I admit to a terrible childishness when it comes to Boone. Throughout the bookend series these past weeks between Boone's new team, the Indians, and the Red Sox, I have been unabashedly creative in my obscenities toward Boone's televised image whenever it happens to cross my view.
"Screw you, Boone," I'll spit, even if he's just struck out on ball 4 and is slumping, hangdog, back toward the dugout, dragging his .200 batting average behind him. "I hope you get herpes."
I'm not kidding, either. I hate Aaron Boone. I will always hate Aaron Boone. No, I will not get over it.
That's the thing. As fantastic as it was, 2004 does not erase 2003, at least not completely. It can't. First because the game is one of the more classic and memorable in history, and deserves respect as such. Second because for the championship to erase the pain before would be to diminish itself.
You have to have the yin with the yang. You have to keep the heartbreak to enjoy the victory.
And so, yeah. When Aaron Boone's home run landed in the Monster Seats tonight, a fan, with a completely nonplussed expression, hucked it back. We don't throw home run balls back at Fenway. Not even home run balls hit by Jason Giambi or Derek Jeter. It's just not something we do.
Plop, went that ball in the center field grass.
The hell with you, Boone. Go play some more basketball.
No, we will not get over it.
I have to admit, Boone's story might be compelling to me if I hadn't been so heartbroken by the single great moment of his baseball life. A journeyman, a wanderer, a bottom-feeder, ascending the pinnacle for just one brief moment; a man doomed to mediocrity in 99.9% of his career. A man whose ESPN scouting page notes only his significance as the player whose injury sent A-Rod to New York. A player who, even in that one moment of relevance, was accidentally called by his brother's name.
But that 0.1%, for him, was the mother of all humdingers--the final flourish on an Earth-shaking, echo-down-through-the-ages masterpiece of a game. Poetic, in a way--Boone's seems a career spent sifting for that one flake of gold, these later years just playing out the string now that he's already happened on it. In the grand scheme of things, Boone has more to regret, currently, than the team he left crushed two years ago.
But we haven't gotten too far from the point of impact--the ripple effect has only diminished a little, although perhaps more than it might have without the destructive interference from last year's cataclysm. Boone stepping to the plate, now, will still call back that night, the crossed fingers, the bitten lips, the kind of desperation where you forget that the Red Sox losing will not actually physically hurt you. The silence in the room as the ball sailed off into the left-field stands, the quiet, matter-of-fact clicking off of the television, three friends parting ways without saying a word, my wide-awake eyes in the night after going to bed because I didn't know what else to do...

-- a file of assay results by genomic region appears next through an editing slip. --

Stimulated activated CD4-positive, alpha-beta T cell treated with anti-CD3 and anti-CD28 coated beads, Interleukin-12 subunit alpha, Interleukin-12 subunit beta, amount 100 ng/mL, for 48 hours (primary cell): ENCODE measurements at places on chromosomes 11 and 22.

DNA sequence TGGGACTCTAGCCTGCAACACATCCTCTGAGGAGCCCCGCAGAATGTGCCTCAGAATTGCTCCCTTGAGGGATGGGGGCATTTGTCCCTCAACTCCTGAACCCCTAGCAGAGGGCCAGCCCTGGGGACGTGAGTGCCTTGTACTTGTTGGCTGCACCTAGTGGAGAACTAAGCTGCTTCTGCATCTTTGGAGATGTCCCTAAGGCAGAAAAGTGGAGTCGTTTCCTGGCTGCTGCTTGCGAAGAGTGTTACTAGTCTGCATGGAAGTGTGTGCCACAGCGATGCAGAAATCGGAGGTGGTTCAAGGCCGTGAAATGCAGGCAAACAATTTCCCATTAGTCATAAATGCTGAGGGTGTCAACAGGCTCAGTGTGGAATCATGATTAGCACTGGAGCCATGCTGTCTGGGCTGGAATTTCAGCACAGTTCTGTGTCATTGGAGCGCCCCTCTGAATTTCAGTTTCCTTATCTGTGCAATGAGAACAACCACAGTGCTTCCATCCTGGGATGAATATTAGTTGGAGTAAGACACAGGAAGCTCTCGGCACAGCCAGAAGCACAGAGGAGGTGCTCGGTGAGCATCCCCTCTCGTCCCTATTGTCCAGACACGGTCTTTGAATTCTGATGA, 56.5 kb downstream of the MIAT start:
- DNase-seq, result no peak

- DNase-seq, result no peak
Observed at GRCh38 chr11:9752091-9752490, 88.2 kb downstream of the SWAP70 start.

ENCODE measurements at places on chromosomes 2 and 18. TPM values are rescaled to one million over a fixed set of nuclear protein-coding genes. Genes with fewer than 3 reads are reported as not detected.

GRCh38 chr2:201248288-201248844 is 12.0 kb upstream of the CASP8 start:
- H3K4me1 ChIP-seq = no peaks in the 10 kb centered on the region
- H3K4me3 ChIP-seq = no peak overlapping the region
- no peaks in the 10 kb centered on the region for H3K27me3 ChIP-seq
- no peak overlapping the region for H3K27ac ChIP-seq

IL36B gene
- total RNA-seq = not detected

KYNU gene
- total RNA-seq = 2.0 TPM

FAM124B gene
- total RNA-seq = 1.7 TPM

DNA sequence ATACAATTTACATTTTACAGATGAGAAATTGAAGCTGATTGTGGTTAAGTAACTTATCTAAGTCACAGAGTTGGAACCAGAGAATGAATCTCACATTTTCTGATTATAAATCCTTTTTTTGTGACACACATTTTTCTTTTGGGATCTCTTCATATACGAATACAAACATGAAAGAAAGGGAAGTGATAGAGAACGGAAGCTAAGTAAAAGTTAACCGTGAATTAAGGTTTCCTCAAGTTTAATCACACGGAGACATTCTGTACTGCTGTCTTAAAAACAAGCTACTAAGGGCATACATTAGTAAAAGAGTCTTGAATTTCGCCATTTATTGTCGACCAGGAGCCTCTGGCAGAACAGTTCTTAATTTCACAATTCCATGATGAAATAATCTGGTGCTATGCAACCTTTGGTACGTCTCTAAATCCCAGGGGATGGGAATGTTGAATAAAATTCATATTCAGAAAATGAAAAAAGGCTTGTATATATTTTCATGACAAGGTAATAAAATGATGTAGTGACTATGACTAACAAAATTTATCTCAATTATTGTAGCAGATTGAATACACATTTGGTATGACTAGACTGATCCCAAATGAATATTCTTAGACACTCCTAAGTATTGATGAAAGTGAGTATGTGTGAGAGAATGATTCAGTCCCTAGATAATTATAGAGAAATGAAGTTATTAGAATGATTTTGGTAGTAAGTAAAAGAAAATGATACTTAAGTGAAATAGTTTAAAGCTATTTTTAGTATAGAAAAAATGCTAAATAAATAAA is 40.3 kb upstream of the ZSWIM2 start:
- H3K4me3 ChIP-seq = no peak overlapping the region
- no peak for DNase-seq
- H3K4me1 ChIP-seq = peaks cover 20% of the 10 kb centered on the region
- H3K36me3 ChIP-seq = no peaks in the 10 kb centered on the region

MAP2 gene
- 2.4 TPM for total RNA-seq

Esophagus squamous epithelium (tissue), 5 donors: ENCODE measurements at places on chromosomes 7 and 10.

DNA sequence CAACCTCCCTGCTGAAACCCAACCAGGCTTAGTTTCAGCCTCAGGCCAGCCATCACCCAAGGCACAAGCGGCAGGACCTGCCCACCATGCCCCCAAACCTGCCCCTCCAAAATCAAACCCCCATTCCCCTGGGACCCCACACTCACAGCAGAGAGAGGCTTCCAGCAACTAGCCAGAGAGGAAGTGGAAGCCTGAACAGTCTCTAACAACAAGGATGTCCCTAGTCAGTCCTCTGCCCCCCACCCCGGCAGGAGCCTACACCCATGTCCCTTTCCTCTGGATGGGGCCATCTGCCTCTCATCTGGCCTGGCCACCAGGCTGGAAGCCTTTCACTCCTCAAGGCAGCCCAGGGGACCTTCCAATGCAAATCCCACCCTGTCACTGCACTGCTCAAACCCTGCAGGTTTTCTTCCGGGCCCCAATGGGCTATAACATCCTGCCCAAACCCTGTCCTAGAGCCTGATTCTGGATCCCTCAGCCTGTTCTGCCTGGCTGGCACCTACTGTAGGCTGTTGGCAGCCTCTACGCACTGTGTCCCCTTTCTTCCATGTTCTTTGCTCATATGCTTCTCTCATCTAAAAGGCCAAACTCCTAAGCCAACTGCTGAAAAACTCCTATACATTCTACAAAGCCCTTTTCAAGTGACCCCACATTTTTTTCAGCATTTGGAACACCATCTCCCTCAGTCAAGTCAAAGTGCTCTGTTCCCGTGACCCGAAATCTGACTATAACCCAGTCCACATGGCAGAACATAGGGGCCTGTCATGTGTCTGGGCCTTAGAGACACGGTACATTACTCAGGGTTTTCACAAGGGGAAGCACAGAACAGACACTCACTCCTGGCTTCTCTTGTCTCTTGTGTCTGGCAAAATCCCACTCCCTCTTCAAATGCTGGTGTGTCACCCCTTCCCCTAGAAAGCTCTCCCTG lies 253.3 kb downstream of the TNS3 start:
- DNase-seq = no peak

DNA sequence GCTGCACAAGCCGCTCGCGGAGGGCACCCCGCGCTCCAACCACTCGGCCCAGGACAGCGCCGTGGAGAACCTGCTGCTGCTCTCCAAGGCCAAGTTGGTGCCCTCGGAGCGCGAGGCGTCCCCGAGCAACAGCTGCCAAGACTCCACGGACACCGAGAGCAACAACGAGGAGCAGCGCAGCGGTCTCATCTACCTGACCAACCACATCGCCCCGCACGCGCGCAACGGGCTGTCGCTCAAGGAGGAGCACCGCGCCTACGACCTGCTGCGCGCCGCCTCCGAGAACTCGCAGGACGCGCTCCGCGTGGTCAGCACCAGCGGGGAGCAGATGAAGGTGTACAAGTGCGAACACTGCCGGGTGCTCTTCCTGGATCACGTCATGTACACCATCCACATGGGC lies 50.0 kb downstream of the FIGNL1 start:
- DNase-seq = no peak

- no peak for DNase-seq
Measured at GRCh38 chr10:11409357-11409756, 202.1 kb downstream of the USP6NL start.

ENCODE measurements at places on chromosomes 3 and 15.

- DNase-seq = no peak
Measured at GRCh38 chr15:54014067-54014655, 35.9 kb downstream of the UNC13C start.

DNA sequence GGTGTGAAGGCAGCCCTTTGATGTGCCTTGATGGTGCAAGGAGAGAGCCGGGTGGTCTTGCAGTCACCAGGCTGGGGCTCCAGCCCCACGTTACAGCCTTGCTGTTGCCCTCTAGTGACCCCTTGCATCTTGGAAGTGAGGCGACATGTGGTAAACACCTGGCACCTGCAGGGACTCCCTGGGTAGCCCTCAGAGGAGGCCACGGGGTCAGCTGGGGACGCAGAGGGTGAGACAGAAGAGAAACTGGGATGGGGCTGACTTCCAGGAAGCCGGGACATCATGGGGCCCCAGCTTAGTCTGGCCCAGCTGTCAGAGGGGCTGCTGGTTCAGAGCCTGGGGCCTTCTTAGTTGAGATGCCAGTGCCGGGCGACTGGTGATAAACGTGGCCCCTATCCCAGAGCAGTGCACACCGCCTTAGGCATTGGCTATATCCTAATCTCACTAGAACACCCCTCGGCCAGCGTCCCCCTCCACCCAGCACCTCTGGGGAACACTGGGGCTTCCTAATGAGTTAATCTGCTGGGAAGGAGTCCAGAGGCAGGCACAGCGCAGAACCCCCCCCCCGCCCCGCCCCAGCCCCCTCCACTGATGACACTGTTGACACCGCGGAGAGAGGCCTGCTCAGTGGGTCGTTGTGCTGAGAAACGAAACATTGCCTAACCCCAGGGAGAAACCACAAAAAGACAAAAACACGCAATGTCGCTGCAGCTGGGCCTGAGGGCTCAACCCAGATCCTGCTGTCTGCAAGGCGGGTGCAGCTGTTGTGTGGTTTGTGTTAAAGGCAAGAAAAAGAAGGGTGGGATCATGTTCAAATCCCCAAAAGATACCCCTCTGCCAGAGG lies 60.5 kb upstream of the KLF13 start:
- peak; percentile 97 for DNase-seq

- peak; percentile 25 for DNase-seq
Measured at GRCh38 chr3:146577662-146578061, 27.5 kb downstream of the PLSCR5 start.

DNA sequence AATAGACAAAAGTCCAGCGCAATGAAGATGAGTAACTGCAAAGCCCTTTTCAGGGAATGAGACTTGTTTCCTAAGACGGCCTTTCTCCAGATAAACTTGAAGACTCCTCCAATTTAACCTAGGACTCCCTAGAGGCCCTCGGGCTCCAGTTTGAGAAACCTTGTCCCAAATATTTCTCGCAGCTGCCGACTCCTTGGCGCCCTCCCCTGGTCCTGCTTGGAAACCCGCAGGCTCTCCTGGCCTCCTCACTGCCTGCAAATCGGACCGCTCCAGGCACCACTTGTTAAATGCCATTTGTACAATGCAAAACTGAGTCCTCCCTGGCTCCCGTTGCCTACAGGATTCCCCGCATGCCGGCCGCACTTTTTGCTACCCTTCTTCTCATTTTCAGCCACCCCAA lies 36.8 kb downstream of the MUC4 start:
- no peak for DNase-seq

It was the single most painful event in my life in which I was not directly involved. The only time as a spectator my heart broke...or not so much broke, as just collapsed in on itself like a building under planned demolition. I don't care what happens, you don't forget a night like October 16, 2003. Or a day like October 17, 2003, a day in which an entire metropolitan area sleepwalked through the day, the knowing looks between strangers, the same thing on everyone's mind, the recollections and the what-ifs hitting with renewed strength every so often when one paused to think, like a punch in the gut.
It's ridiculous to say my relationship with the Sox is in any way still clouded by Game 7 of 2003. But I'd be lying if I tried to say that when Aaron Boone smacks another one off toward left field, it doesn't just lightly brush its fingers over a little scar I'm still carrying. Or if I claimed I didn't still cherish it, in some perverse way.